Donut Age: America's Donut Magazine

Stagnant on the Schuylkill

Baseball season is upon us, and I find that I am more than usually pessimistic about the Phillies this year. Last season began with high expectations (even from me despite reservations), but but soon sunk into disappointment. The starting pitching, which was supposed to be a strength, was a problem all season long, the team spent much of the summer in the doldrums (going 38-45 for June-August), and Atlanta blew past them to win their umpteenth-straight division title by a comfortable 10 games. Showing some signs of life at the tail-end of the season (21-9 in September and October) kept them nominally in the wildcard hunt for a while, but only barely; they still ended the season 6 games and 4 teams away from the playoffs. Not much has changed since.

Aside from firing manager Larry Bowa in the waning days of the season (and eventually replacing him with Charlie Manuel), ownership barely even lit the hot stove, essentially standing pat (if not regressing) during the offseason. Here's a list of all their transactions this winter (trimmed of minor league signings and assignments):

4/1/05: Purchased the contract of 1B Jose Offerman from Triple-A Scranton.
3/31/05: Optioned OF Marlon Byrd to Triple-A Scranton/Wilkes-Barre.
3/30/05: Placed RHP Amaury Telemaco on waivers for the purpose of giving him his unconditional release; Optioned 1B Ryan Howard to Triple-A Scranton/Wilkes-Barre; OF Shane Victorino, a Rule 5 selection, was offered back to the Dodgers.
3/22/05: Optioned RHP Geoff Geary to minor league camp.
1/21/05: Claimed RHP Edwin Moreno off waivers from the Texas Rangers.
1/19/05: Signed IF/OF Jose Offerman to minor league contract with an invitation to Spring Training.
1/11/05: Signed RHP Terry Adams to a one-year contract.
12/21/04: Re-signed free agent RHP Geoff Geary and RHP Amaury Telemaco to one-year contracts.
12/13/04: Selected OF Shane Victorino from the Dodgers in the Rule 5 Draft.
12/8/04: Signed RHP Jon Lieber to a three-year contract. Re-signed LHP Rheal Cormier to a two-year contract with a club option for 2007.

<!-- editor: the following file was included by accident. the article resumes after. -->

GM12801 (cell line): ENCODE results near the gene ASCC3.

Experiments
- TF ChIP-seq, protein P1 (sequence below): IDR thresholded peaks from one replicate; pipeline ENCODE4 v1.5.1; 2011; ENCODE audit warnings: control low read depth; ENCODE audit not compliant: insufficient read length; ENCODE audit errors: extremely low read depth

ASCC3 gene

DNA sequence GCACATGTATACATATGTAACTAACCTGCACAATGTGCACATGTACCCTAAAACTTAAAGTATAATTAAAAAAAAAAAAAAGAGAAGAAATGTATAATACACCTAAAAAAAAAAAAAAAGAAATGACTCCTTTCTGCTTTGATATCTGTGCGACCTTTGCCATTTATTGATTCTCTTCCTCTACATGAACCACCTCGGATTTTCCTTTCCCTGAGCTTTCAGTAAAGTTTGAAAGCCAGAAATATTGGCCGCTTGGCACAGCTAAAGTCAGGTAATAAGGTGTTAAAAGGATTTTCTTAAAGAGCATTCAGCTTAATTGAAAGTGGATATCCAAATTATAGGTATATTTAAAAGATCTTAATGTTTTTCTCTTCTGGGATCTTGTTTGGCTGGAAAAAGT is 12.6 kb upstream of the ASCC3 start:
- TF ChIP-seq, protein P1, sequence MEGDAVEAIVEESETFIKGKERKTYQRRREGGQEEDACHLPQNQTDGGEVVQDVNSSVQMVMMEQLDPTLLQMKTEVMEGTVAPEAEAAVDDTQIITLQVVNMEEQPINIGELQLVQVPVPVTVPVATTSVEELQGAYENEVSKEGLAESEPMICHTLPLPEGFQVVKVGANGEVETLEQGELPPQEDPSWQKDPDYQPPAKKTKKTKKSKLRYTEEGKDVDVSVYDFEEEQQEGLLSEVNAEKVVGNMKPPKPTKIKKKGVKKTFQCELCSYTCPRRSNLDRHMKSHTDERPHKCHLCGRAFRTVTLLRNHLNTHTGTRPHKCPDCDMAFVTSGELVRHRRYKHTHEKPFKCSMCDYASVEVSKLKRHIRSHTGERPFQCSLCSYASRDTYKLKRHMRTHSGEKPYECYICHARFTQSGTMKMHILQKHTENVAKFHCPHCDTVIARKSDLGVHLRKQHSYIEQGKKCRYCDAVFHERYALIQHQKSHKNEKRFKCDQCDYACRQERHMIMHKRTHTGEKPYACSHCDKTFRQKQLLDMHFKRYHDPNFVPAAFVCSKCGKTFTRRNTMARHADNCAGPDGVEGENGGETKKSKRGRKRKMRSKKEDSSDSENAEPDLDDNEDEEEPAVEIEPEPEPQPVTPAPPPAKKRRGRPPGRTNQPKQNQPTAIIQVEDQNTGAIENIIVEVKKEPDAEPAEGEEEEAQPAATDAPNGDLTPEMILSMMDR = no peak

12/6/04: Re-signed C Todd Pratt to a one-year contract; Claimed RHP Pedro Liriano off waivers from the Brewers.
12/3/04: Acquired OF Kenny Lofton from the New York Yankees, along with cash, in exchange for RHP Felix Rodriguez.
11/16/04: Signed RHP Cory Lidle to a two-year contract.
10/25/04: Agreed to terms with INF Tomas Perez on a two-year contract with a club option for 2007.
10/15/04: Claimed LHP Aaron Fultz off waivers from the Minnesota Twins.
The major new faces are RHPs Jon Lieber and Cory Lidle (Lidle was actually acquired from Cincinnati late in the 2004 season), who basically replace last year's nominal #1 (but actually subpar) starter Kevin Millwood and winningest (but mostly very lucky) pitcher Eric Milton. All these guys are fairly interchangeable. Not one is an ace; they all seem to hover around league-averageness, so no real change here. The other new face is 38-year-old Kenny Lofton, whose signing is an obvious vote of no-confidence in Marlon Byrd, who was handed the starting center field job last year and proceeded to post an anemic .228/.287/.321. Lofton still knows how to get on base, but his last really good year was in 1999. If this move is just a way to buy some time for Byrd to get his act together, then it might work out, but if they really are counting on Lofton to be the star CF of yesteryear, they are likely to be disappointed.